And then I had something else. I had my vast experience of event running, social navigation and problem solving in general. I’m not sure that I’m better at spotting problems (potential or existing) than most other people, but I’m used to taking action and thinking “This is (also) my problem now.”
Often, because it IS my problem – that goes with being the one in charge – but also because I have a tendency to MAKE things my problem, if I feel I can solve them. If I see no way I can make a difference, I consider myself pretty adept at staying out of it, but it’s rare when I see that I can solve something and then stay out of it. Sometimes I’m wrong, and fuck stuff up. In this case, my intervention made a difference.
I won’t call it my nature, because that’s a tricky word, but I’ll definitely call it my training. It’s what makes me intervene in busses when things get unfriendly, what makes me speak up when there’s fighting in the air, and what makes me end up carrying luggage, strollers and sometimed people at stairs. Some would call it a desire to help and a tradition of doing so, and that’s not wrong, but it’s also not the whole truth.
Most of all, it’s about seeing situations and mentally inserting myself into them and thinking “Will I make a difference here?” and then acting on it. Sometimes I don’t have the necessary energy or presence of mind to see this clearly, and then I do nothing. Sometimes I see what I could do, and choose not to, for some reason or other. Usually because I’m tired, angry, distracted or just low on battery. But since I live a pretty privileged life, I usually have surplus energy to try to make a difference.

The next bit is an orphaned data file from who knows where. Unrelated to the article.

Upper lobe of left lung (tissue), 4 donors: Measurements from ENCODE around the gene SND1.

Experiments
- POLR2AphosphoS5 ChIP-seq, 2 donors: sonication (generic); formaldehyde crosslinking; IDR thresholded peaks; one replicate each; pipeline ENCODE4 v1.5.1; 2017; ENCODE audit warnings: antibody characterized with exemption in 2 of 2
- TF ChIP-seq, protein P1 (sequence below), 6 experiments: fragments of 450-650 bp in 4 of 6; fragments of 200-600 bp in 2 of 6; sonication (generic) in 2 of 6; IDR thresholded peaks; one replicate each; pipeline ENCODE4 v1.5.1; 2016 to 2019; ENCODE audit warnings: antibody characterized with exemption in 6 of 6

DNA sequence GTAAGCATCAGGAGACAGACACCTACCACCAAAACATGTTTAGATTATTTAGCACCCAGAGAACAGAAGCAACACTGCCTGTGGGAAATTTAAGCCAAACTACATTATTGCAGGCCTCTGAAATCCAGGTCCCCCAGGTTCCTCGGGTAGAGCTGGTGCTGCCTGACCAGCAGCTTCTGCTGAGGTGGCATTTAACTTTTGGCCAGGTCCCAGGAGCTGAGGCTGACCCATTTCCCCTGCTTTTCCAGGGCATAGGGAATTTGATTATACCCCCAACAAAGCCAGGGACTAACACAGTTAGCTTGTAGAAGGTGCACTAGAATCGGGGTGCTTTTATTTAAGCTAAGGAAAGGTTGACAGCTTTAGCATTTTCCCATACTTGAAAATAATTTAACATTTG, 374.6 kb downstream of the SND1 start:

On one hand, it’s a sympathetic part of my character, and something I get a lot of positive feedback for. Tired mothers having someone carry their baby carriage up a long flight of stairs are seldom ungrateful. But it’s also a reflection of a kind of basic arrogance and overconfidence I’m not always proud of. Who am I, thinking that I can make things better? Who am I to interpose myself in situations where I have no right or duty?
Most of the time, I don’t even think about. I notice it when my wife points out that it’s one of the traits she likes about me, or when I blame myself for not acting after the situation has passed. And once in a while, situations like this demonstrate to me, that I function in a certain way, and I become hyper-aware of it.
And that means it’s blogging time. :-)